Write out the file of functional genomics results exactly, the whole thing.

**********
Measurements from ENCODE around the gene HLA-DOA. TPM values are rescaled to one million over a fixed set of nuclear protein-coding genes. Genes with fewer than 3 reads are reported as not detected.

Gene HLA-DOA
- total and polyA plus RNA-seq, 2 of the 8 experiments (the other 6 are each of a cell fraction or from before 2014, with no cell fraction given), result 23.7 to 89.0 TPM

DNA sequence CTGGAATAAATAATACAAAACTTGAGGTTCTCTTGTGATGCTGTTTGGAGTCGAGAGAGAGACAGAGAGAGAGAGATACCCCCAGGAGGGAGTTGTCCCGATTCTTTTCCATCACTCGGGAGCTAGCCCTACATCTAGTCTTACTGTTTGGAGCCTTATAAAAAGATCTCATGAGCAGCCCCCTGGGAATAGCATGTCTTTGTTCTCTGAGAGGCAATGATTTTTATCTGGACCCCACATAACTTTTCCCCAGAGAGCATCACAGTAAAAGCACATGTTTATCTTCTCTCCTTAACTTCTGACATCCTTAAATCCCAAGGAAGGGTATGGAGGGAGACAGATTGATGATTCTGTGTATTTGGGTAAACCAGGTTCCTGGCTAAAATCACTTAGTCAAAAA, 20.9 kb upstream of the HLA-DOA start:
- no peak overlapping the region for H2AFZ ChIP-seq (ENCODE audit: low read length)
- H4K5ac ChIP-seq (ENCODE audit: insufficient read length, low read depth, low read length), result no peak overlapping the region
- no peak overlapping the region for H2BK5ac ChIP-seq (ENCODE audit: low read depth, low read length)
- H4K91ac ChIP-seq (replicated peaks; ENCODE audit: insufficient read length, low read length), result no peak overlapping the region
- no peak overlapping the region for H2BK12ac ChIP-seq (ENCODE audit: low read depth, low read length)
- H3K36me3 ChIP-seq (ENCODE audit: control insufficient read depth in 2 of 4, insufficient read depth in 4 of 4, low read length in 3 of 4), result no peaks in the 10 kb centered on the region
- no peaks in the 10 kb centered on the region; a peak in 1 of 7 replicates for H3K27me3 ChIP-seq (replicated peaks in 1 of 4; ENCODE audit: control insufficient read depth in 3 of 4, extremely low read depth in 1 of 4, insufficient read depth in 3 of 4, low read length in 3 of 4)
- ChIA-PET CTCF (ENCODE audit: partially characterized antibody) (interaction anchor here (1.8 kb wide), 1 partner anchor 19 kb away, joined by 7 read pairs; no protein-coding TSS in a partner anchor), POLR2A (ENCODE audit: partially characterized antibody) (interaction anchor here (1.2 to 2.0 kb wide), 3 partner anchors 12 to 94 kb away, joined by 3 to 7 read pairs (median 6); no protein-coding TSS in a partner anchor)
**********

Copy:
Measurements from ENCODE around the gene HLA-DOA. TPM values are rescaled to one million over a fixed set of nuclear protein-coding genes. Genes with fewer than 3 reads are reported as not detected.

Gene HLA-DOA
- total and polyA plus RNA-seq, 2 of the 8 experiments (the other 6 are each of a cell fraction or from before 2014, with no cell fraction given), result 23.7 to 89.0 TPM

DNA sequence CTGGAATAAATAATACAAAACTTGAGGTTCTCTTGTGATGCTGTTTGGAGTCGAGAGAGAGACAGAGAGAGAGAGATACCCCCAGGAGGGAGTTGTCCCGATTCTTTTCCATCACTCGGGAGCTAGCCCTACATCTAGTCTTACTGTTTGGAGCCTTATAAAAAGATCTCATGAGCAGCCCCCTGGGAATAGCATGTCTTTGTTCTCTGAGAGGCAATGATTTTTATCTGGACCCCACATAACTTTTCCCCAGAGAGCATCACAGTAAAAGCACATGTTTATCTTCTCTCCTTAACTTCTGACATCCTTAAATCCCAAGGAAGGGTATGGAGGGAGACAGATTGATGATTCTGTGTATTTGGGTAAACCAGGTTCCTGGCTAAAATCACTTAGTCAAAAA, 20.9 kb upstream of the HLA-DOA start:
- no peak overlapping the region for H2AFZ ChIP-seq (ENCODE audit: low read length)
- H4K5ac ChIP-seq (ENCODE audit: insufficient read length, low read depth, low read length), result no peak overlapping the region
- no peak overlapping the region for H2BK5ac ChIP-seq (ENCODE audit: low read depth, low read length)
- H4K91ac ChIP-seq (replicated peaks; ENCODE audit: insufficient read length, low read length), result no peak overlapping the region
- no peak overlapping the region for H2BK12ac ChIP-seq (ENCODE audit: low read depth, low read length)
- H3K36me3 ChIP-seq (ENCODE audit: control insufficient read depth in 2 of 4, insufficient read depth in 4 of 4, low read length in 3 of 4), result no peaks in the 10 kb centered on the region
- no peaks in the 10 kb centered on the region; a peak in 1 of 7 replicates for H3K27me3 ChIP-seq (replicated peaks in 1 of 4; ENCODE audit: control insufficient read depth in 3 of 4, extremely low read depth in 1 of 4, insufficient read depth in 3 of 4, low read length in 3 of 4)
- ChIA-PET CTCF (ENCODE audit: partially characterized antibody) (interaction anchor here (1.8 kb wide), 1 partner anchor 19 kb away, joined by 7 read pairs; no protein-coding TSS in a partner anchor), POLR2A (ENCODE audit: partially characterized antibody) (interaction anchor here (1.2 to 2.0 kb wide), 3 partner anchors 12 to 94 kb away, joined by 3 to 7 read pairs (median 6); no protein-coding TSS in a partner anchor)